Today, even though it's not so cold, (around 13 degrees Centigrade) some of my neighbors are decked out as if they're facing a Toronto winter. Down parkas, boots, gloves and umbrellas are de rigeur. Every conversation along the street starts with a comment about the cold. In the San Simon park I pass two Arab gardeners bundled up in sweaters, scarves and wool hats, their fingers wrapped around glasses of hot Turkish coffee.

On a nearby street, men carrying their tallit (prayer shawl) bags encased in protective plastic hurry in and out of the Shtiyblach. The Shtiyblach is a unique synagogue where men can find a minyan (prayer quorum) forming every fifteen minutes around the clock. As I pass by, a loud argument breaks out between a resident of an adjacent apartment building and a synagogue late-comer who's trying to park his car on the pavement to dash in for morning prayers.

Back on the main street, a traffic jam forms as a "suspicious object" alert has caused police sappers to clear the road. This is a routine occurence in all Jerusalem neighborhoods, as alert residents do not hesitate to call police if they see anything remotely suspicious. After the object is harmlessly reeled in to the police van, pedestrians and cars resume their rush hour frenzy.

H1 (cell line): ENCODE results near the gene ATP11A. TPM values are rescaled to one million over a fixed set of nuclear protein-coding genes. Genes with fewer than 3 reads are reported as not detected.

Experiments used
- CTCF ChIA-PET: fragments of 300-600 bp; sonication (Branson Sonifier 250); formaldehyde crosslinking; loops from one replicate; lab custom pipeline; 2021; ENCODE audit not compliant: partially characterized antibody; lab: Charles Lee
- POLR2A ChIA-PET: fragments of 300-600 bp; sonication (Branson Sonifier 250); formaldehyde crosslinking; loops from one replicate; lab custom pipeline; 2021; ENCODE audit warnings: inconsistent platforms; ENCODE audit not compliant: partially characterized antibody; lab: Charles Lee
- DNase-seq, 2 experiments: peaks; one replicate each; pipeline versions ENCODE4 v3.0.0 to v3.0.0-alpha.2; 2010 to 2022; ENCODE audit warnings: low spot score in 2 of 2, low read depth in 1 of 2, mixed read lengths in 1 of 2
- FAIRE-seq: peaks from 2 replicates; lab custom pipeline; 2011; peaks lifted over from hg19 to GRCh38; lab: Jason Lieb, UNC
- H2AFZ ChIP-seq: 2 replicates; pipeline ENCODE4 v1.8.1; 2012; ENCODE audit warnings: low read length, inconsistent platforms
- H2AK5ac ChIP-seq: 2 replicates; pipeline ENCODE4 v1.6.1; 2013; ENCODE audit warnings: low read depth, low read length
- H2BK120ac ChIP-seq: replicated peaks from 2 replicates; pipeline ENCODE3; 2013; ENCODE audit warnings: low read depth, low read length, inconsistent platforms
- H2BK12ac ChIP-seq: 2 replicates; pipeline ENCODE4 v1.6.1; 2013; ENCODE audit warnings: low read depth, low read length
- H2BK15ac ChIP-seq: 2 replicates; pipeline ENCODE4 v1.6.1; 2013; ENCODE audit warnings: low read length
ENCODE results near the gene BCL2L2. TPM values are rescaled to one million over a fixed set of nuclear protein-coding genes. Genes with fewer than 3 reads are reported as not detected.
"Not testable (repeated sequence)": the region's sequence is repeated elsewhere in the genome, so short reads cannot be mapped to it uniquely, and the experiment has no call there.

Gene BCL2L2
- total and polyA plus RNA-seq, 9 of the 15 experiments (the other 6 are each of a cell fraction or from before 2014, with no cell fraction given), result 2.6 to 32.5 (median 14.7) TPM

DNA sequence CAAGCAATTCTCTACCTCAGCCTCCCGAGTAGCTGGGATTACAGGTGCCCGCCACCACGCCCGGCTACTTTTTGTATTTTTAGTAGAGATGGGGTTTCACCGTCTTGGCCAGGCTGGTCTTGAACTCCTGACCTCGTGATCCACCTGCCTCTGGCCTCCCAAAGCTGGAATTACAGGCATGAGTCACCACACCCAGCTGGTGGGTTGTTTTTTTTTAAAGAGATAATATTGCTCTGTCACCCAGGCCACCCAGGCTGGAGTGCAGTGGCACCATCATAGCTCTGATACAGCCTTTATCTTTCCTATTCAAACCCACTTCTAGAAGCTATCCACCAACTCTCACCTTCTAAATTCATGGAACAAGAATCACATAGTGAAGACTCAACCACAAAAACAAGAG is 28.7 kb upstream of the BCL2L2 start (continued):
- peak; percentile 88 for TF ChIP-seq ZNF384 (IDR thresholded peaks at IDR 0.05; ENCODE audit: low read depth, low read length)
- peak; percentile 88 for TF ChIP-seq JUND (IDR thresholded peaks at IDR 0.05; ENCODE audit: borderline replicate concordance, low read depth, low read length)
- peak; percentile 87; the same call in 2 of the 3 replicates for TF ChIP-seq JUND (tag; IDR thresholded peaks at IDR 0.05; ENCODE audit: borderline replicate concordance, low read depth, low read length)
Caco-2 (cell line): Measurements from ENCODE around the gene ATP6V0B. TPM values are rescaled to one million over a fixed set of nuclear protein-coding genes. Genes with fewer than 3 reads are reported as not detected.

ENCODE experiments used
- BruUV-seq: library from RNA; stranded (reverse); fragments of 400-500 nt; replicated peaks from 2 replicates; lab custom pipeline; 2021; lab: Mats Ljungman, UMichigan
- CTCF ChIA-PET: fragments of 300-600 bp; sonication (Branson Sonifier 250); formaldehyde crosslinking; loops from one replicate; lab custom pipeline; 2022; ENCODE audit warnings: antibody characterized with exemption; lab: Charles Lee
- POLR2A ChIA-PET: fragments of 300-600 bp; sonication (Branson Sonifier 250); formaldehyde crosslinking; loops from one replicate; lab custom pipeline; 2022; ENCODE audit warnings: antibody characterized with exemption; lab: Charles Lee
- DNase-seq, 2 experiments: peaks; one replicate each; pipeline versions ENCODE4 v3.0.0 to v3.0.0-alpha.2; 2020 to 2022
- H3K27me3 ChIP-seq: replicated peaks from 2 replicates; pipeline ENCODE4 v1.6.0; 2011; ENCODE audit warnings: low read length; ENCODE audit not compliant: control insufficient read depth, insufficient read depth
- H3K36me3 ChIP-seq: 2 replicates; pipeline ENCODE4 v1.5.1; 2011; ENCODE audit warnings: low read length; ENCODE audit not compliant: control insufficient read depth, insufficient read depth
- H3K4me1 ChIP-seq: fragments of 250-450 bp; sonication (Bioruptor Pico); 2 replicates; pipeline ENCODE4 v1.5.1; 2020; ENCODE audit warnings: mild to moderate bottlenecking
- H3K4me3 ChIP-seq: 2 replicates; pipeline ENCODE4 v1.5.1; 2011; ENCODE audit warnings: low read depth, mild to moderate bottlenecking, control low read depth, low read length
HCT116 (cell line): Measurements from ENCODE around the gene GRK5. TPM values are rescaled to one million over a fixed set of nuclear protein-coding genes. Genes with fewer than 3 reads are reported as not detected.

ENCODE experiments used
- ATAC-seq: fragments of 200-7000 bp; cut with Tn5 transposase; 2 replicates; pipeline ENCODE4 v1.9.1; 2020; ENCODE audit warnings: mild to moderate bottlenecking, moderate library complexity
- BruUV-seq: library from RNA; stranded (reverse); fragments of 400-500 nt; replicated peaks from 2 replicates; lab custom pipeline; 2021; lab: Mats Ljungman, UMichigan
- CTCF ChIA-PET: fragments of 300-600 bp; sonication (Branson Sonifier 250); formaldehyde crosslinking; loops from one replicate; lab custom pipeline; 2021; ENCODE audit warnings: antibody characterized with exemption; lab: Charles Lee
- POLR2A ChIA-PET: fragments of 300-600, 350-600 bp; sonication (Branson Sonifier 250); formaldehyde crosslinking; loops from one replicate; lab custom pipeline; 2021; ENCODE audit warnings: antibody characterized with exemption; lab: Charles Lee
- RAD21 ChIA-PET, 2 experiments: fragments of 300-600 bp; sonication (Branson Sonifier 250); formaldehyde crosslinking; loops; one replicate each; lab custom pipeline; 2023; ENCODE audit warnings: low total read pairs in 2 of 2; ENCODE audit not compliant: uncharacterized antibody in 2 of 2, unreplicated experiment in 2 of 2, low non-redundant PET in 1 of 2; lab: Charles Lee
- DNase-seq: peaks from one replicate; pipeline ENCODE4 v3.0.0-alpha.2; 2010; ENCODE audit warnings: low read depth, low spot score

The rain continues to pour down so I duck into the supermarket, just managing to avoid bumping into an old woman loaded down with groceries. She emerges into the deluge wearing nothing more than a sweater and cotton skirt, and I realize that not everyone can afford to buy a winter wardrobe for the relatively short cold, wet season.

The lady at the cheese counter, who is generally upbeat and chatty, greets me with a sigh and a comment about our terrible economic circumstances. My next stop is the cafe next door where the smell of fresh croissants wafting out of the door makes it impossible to pass by. There, over a passable latte and one of those delectable croissants (yes, I know, the goal of the brisk walk was just completely negated), I run into a French immigrant I know from my ulpan days. He tells me about the frightening rise in anti-Semitic incidents in his former homeland and an increasing acceptance in polite society of overt expressions of anti-Jewish sentiment. I'm hearing the same thing from British friends, where the French ambassador to London just caused an international incident by announcing at a dinner party that the current troubles in the world were caused by "that shitty little country Israel."

Still, all these troubles are infinitely preferable to the news of the murder of innocent Israelis we've become almost numbed to over the past few weeks. Scores of attacks against Jews have occurred since Arafat's speech disavowing terrorism last Sunday. Mercifully, none of them has resulted in death, and thus the incidents go largely unreported to all but the most inveterate Israel internet news junkies.

So, we'll enjoy the lull while it lasts, and no doubt look back longingly at the domestic turmoil when the next bomb explodes.